Taiwan International Children’s Film Festival
Organized by Taiwan’s Public Television Service Foundation, the TICFF, now in its fourth edition, combines films about children, for children, and even a Kids as Directors segment that puts children at the helm. The opening films are Bye-Bye Morakot, a four-part documentary which chronicles the young victims of the typhoon that caused extensive damage in Taiwan in August last year, and Mai Mai Miracle, a Japanese animated story about a child living in Japan’s Heian period. The festival closes with the Asian premiere of Little Nicholas, a French comedy about children that will also be getting a mainstream cinema release after the TICFF ends. In between there’s a huge range of films for every taste; visit www.ticff.org.tw/schedule.html for the full schedule. NT$50 tickets are available through ERA ticketing or at the two screening venues, Eslite Xinyi Store (誠品信義店) and Vie Show Cinema, Xinyi District (信義威秀影城). Runs until Sunday.
Clash of the Titans
In its relentless search for material, Hollywood has rediscovered the treasure trove of Greek mythology and settled on the story of Perseus for this fantasy action adventure starring Sam Worthington as the demigod Perseus,
Ralph Fiennes as Hades, god of the underworld (and
chief villain), and Liam Neeson as Zeus, chief god
of the heavens. The story has been given the full Hollywood treatment, including the belated addition of 3D to some scenes to provide maximum visual bang. It is a remake of the 1981 film of the same name, and the improvements in CGI and other technologies make this version a vast improvement, with the trailer sporting some amazing effects. Depending on one’s taste, this may or may not make up for the overwrought acting and simple-minded plot.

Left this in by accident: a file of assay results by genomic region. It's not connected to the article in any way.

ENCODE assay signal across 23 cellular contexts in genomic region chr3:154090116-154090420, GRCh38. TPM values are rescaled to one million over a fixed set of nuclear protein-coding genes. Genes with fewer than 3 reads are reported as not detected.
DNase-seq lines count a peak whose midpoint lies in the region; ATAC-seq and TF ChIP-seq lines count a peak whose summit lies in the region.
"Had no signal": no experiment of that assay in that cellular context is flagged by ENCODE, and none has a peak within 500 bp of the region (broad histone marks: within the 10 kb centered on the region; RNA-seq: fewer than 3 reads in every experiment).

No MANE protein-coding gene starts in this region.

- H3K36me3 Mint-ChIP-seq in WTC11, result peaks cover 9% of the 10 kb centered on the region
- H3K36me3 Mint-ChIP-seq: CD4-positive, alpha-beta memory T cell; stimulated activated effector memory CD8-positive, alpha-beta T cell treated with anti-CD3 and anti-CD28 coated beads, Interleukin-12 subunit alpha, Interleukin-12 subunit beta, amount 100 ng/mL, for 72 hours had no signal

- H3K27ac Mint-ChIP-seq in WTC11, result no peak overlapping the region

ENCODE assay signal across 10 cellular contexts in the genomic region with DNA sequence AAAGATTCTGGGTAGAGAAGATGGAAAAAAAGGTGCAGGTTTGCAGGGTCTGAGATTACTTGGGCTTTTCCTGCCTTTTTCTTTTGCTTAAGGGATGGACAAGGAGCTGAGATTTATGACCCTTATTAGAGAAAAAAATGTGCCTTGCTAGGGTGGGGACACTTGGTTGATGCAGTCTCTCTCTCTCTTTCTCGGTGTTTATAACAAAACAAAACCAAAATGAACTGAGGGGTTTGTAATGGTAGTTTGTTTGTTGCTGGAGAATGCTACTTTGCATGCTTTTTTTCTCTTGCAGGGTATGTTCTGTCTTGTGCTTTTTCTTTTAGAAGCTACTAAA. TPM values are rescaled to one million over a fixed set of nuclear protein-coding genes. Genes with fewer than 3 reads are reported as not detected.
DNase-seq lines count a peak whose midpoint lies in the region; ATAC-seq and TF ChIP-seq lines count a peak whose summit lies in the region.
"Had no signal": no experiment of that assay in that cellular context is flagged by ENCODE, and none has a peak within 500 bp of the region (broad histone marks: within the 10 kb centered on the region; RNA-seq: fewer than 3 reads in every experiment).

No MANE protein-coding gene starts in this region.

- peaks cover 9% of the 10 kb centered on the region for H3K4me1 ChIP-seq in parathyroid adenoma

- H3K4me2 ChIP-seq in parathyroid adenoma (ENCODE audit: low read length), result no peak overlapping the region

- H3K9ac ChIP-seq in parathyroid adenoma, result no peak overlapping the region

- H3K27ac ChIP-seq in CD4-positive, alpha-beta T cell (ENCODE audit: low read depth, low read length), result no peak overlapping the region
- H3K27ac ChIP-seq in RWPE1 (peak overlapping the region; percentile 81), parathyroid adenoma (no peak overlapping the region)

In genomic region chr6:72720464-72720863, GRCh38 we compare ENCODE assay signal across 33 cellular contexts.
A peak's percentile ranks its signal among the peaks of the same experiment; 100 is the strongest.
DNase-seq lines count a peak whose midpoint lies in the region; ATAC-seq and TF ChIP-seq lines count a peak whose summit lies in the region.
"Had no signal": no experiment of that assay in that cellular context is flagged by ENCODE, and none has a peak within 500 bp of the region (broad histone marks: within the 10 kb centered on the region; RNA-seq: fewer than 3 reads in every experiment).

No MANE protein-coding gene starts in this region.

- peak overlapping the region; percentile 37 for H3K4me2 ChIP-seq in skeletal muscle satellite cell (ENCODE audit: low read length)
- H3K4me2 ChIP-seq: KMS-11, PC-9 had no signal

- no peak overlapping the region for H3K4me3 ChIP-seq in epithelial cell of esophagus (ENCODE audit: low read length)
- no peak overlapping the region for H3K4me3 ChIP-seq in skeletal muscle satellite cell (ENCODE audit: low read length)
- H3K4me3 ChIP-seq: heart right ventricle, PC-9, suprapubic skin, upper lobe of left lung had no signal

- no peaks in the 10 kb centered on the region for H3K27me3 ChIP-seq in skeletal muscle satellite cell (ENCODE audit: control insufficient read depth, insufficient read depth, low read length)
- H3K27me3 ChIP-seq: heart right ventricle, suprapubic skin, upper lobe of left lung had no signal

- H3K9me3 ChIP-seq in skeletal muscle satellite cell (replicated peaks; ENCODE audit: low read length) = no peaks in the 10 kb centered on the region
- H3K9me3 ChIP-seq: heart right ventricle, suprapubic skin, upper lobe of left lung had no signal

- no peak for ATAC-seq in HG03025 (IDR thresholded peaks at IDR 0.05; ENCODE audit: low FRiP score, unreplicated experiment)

Arthur and the Revenge of Maltazard
Luc Bresson, who has both director and writer credits on this children’s adventure animation, enjoys pushing the boundaries of what it means to be commercial. This little franchise began life with Arthur and the Minimoys in 2006, when 10-year-old Arthur discovers a race of cute (if you like glam punk) plastic doll figures, who eventually help him prevent his grandfather’s house being demolished by nefarious real estate interests. This time the Minimoys are in trouble, so Arthur plunges back into his fantasy world to save them. Features an improbable cast of voices that range from Lou Reed and Snoop Dogg to Mia Farrow and Freddie Highmore. A third installment, Arthur and the Two Worlds War, has already had its European release and will doubtless be coming to these shores soon.
Directed by Wong Jing (王晶) and featuring A-list eye candy Barbie Hsu (徐熙媛) and Fan Bing-bing (范冰冰) and starring Andy Lau (劉德華), Future X-Cops is by the standards of Hong Kong cinema a mega-buck prestige release. Even so, some of the costumes manage to look like RoboCop hand-me-downs, and the plot, which features a futuristic super-cop going back in time to save a scientist who could change the world, is not exactly new. Big oil are the bad guys, and they get to use cyborg assassins. And isn’t Lau, who is pushing 50, getting a bit old for these action roles? With the almost simultaneous release of his cop shop comedy romance Beauty on Duty (美麗密令) in China, Director Wong Jin is covering all the bases.